Eye drops are used to treat various eye conditions. They may be used for itchy or tired eyes as in allergies. They may also be prescribed for bacterial or viral infections.
We all use eye drops at some time, to treat an eye infection, to wet contact lenses, and to relieve dry or irritated eyes. Just like any other medicine, there is a right way to use eye drops. Here are the steps to get the maximum benefit from your eye drops.
1. Make sure to wash your hands before administering eye drops.
2. Read the label of your eye drop. If it’s stated that you need to shake the bottle, shake it before using it. If the bottle has been refrigerated, warm it between your hands to room temperature.
3. Be sure that your eyelids are clean, gently wipe away the crust from the inner corner to the outer using a damped wool pad.
4. Tilt your head back, or lie down if possible. Look up and use your thumb and index finger to gently pinch and pull the lower eyelid down to form a pocket.
5. Make sure to place your drop that will come inside the pocket you created, not directly into the eye. If an eye ointment is used, place a 1/4 inch line of ointment into the lower lid pocket. Make sure that the dropper or ointment tube does not touch the eye.
6. Close your eye gently for a few minutes, letting the drop be absorbed. Some doctors suggest pressing the finger against the inner corner of the eye to prevent the drop from going into the tear duct.
7. If you are going to use multiple drops. Wait at least 5 to 10 minutes for each to be absorbed before applying the next one. The small pocket you created will allow only 1-2 drops, the extra will flow into the tear duct or down your face.
Despite their benefits and practicality, eye drops aren’t meant for long-term use. When applied too often, they can cause various amount of issues, like worsening the condition of your already dry eye.
Eye drops are recommended for treating the symptoms of dry eye, eye allergies, and redness. Most of the drops contain a preservative substance called benzalkonium chloride (BAK). When used often and consistently, it can be counterproductive when treating your eyes.
The eye drops you can get without a prescription is safe to use as long as it requires, providing that they don’t have added preservatives. There aren’t any ingredients in the drops that are unsafe to use but preservatives may cause irritation sometimes.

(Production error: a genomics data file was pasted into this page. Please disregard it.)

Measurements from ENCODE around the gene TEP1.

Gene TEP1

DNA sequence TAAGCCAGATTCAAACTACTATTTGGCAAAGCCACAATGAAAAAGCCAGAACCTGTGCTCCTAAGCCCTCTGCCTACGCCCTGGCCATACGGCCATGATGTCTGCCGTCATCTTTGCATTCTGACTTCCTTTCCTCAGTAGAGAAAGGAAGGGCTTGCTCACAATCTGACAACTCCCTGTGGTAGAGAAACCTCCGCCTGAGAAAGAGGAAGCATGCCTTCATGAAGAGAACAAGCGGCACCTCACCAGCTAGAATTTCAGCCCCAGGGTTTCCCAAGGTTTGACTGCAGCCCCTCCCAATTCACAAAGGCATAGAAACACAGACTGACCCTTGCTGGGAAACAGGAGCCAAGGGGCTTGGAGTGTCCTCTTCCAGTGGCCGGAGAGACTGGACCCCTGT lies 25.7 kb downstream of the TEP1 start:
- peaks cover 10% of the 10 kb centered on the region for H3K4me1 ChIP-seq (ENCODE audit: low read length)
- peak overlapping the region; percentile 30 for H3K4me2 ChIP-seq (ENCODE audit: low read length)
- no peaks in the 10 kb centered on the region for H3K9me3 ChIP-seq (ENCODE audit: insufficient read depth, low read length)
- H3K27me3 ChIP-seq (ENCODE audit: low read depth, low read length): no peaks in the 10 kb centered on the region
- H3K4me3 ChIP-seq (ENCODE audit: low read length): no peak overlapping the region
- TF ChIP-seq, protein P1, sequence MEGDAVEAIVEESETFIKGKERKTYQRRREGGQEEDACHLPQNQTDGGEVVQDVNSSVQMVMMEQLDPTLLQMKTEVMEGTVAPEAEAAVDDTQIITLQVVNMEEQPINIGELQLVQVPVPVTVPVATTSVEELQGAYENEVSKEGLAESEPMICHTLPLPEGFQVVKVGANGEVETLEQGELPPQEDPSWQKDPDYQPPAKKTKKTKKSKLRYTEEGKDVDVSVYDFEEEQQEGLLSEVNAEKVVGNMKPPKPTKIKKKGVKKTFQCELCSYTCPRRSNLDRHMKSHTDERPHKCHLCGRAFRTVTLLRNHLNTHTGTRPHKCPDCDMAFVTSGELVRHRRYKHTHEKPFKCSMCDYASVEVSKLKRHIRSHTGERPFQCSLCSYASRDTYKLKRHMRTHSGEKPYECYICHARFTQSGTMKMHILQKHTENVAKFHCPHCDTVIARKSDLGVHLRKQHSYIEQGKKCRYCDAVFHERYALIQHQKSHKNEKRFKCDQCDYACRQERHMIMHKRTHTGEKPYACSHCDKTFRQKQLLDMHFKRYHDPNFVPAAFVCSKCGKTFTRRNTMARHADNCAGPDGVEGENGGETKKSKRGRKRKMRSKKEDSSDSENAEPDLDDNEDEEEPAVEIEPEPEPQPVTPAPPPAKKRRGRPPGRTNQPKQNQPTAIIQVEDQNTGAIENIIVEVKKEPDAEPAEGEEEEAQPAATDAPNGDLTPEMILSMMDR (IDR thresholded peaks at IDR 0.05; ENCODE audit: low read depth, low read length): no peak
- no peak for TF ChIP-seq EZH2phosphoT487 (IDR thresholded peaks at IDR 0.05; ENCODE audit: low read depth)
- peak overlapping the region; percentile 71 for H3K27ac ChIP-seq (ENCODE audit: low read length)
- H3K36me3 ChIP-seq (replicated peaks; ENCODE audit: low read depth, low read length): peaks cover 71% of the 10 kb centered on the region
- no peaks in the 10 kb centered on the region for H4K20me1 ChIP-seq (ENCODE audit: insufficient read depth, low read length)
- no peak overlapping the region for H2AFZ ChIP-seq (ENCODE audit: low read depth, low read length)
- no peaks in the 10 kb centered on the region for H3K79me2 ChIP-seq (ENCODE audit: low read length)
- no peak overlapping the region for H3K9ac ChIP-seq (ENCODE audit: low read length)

Eyewash solutions can help clean the eyes. However, people should use over-the-counter eye drops very cautiously as they may worsen the eye condition and cause irritation. It’s strongly advised to speak with an ophthalmologist and get their opinion or prescription for your condition.
There are plenty of eyes drops out in the market claiming to make the whites of the eyes look brighter. Make sure to use them carefully and as directed to avoid rebound redness. Your eyes may look bright for a few minutes after using the drops, and hours later the redness may be back with continued use.
There are three types of eye drops in the market: lubricating eye drops, allergy eye drops, and prescription strength eye drops.
Lubricating eye drops helps the dry eye caused by climate or any other prescribed medication. Lubricating eye drops can help to restore the moisture in your eyes to relieve them. Make sure to drop them off only a few times a day. If you feel like you need more please consult with your ophthalmologist.
Allergy eye drops help the itchy and watery eyes occur due to seasonal allergies. Eye drops that contain antihistamines in them can help with your condition and soothe allergies. You may also consider taking an oral antihistamine to help you soothe your itchy throat.
Prescription-strength eye drops are the ones that help with conditions like chronic dry eye, glaucoma, and cataracts. These are the type of drops prescribed after going through an eye exam and diagnosis to help correct your vision problems and help you feel better.
Just recently U.S. Food and Drug Administration approved an eye drop medicine that can replace reading glasses for millions of people with age-related blurry vision.